• Relative file URLs are like normal file URLs, but start with the scheme relative://. They are typically only meaningful in the context of a particular snapshot, and are taken to be implicitly prefixed by the snapshot's source location. Note that, in particular, the relative URL for a file will stay constant regardless of where the snapshot is analysed. It is often most convenient to produce these URLs as input when importing external information; selecting one from a QL class would be unusual, and client applications may not handle it appropriately.

Providing location information

If no getURL() member predicate is defined, a QL class is checked for the presence of a member predicate called hasLocationInfo(..). This can be understood as a convenient way of providing file URLs (see above) without constructing the long URL string in QL. hasLocationInfo(..) should be a predicate, its first column must be string-typed (it corresponds to the "path" portion of a file URL), and it must have an additional 3 or 4 int-typed columns, which are interpreted like a trailing group of three or four numbers on a file URL.

For example, let us imagine that the populated locations for methods extend from the first character of the method name to the closing curly brace of the method body, and we want to "fix" them in QL to ensure that only the method name is selected. The following code shows two ways of achieving this:

class MyMethod extends Method {
	// The locations from the database, which we want to modify.
	Location getLocation() { result = super.getLocation() }
 
	/* First member predicate: Construct a URL for the desired location. */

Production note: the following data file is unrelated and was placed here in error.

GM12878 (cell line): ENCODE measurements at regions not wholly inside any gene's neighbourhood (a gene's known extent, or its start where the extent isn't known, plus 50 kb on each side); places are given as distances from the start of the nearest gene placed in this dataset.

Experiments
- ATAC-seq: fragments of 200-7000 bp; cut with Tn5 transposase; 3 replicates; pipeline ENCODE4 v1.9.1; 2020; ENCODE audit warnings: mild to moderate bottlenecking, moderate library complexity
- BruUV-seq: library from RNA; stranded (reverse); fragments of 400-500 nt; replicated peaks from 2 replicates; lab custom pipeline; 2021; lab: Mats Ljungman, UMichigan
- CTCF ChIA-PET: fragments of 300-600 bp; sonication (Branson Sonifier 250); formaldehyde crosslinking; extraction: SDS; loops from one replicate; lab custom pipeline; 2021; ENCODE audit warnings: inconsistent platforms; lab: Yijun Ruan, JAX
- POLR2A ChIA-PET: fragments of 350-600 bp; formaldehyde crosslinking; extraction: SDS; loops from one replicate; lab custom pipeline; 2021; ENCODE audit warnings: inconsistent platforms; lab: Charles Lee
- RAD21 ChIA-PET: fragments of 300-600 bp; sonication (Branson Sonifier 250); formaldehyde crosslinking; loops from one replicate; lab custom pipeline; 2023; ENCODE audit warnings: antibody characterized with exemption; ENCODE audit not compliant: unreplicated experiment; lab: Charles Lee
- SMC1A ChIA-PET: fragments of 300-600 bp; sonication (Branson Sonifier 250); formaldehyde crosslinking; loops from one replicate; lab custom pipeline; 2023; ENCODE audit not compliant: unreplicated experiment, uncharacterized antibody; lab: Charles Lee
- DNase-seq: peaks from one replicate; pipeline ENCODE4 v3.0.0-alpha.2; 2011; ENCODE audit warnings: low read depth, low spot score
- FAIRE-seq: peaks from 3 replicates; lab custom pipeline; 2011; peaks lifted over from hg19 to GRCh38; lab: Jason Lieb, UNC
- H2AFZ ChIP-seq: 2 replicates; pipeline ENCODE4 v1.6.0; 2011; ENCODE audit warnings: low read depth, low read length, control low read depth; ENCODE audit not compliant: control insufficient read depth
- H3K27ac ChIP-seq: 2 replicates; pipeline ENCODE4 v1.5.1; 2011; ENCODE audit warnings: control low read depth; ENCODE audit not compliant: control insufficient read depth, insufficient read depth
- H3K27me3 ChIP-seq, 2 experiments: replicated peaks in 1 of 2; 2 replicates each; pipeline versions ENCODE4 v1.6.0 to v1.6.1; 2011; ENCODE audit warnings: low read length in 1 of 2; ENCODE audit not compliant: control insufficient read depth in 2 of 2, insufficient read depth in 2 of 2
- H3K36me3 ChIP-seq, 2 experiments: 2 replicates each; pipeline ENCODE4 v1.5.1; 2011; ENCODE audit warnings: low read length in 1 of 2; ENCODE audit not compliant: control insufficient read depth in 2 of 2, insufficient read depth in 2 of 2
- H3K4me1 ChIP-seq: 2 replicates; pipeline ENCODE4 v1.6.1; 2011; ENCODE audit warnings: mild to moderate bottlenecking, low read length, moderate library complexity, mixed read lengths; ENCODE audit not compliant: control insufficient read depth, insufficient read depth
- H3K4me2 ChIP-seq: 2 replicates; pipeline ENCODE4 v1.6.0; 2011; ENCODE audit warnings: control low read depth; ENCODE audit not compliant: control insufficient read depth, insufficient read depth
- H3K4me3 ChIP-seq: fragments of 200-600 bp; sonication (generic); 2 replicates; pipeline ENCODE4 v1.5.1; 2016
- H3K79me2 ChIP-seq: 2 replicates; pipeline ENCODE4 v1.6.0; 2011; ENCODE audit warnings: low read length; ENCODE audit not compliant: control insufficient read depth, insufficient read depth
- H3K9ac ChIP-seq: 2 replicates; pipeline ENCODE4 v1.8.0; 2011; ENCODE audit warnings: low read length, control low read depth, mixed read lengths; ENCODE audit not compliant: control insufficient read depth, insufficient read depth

string getURL() {
		exists(Location loc | loc = this.getLocation() |
			result = "file://" + loc.getFile().getFullName() +
				":" + loc.getStartLine() +
				":" + loc.getStartColumn() +
				":" + loc.getStartLine() +
				":" + (loc.getStartColumn() + getName().length() - 1)
		)
	}
 
	/* Second member predicate: Define hasLocationInfo. This will be more
		efficient (it avoids constructing long strings), and will
		only be used if getURL() is not defined. */
	predicate hasLocationInfo(string path, int sl, int sc, int el, int ec) {
		exists(Location loc | loc = this.getLocation() |
			path = loc.getFile().getFullName() and
			sl = loc.getStartLine() and
			sc = loc.getStartColumn() and
			el = sl and
			ec = sc + getName().length() - 1
		)
	}
}

Using populated location information

Finally, if the above two predicates fail, Semmle client applications will attempt to call a predicate called getLocation() with no parameters, and try to apply one of the above two predicates to the result. This allows Semmle's tools to put certain locations into the database, assigning them identifiers, and have them picked up.

By convention, the return value of the getLocation() predicate should be a QL class called Location, and it should define a version of hasLocationInfo(..) (or getURL(), though the former is preferable). If the Location class does not provide either of these member predicates, then no location information will be available.

The toString() predicate

All classes must provide a string toString() member predicate. The compiler will complain if you don't. The same uniqueness warning as for locations applies.